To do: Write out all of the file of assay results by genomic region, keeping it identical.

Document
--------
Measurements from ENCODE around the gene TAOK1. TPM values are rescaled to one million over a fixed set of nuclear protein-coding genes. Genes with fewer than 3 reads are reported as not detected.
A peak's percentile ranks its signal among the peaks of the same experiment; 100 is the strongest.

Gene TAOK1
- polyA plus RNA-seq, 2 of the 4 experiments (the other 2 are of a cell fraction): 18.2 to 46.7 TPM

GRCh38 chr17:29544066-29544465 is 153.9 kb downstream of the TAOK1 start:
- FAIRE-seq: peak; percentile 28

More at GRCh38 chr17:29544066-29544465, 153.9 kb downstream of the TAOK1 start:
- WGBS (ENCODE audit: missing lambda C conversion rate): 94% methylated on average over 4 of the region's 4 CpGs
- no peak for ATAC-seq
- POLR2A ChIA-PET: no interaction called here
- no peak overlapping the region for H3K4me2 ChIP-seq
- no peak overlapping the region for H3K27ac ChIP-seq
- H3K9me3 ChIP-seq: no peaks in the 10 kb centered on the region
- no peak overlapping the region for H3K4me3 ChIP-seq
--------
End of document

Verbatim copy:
Measurements from ENCODE around the gene TAOK1. TPM values are rescaled to one million over a fixed set of nuclear protein-coding genes. Genes with fewer than 3 reads are reported as not detected.
A peak's percentile ranks its signal among the peaks of the same experiment; 100 is the strongest.

Gene TAOK1
- polyA plus RNA-seq, 2 of the 4 experiments (the other 2 are of a cell fraction): 18.2 to 46.7 TPM

GRCh38 chr17:29544066-29544465 is 153.9 kb downstream of the TAOK1 start:
- FAIRE-seq: peak; percentile 28

More at GRCh38 chr17:29544066-29544465, 153.9 kb downstream of the TAOK1 start:
- WGBS (ENCODE audit: missing lambda C conversion rate): 94% methylated on average over 4 of the region's 4 CpGs
- no peak for ATAC-seq
- POLR2A ChIA-PET: no interaction called here
- no peak overlapping the region for H3K4me2 ChIP-seq
- no peak overlapping the region for H3K27ac ChIP-seq
- H3K9me3 ChIP-seq: no peaks in the 10 kb centered on the region
- no peak overlapping the region for H3K4me3 ChIP-seq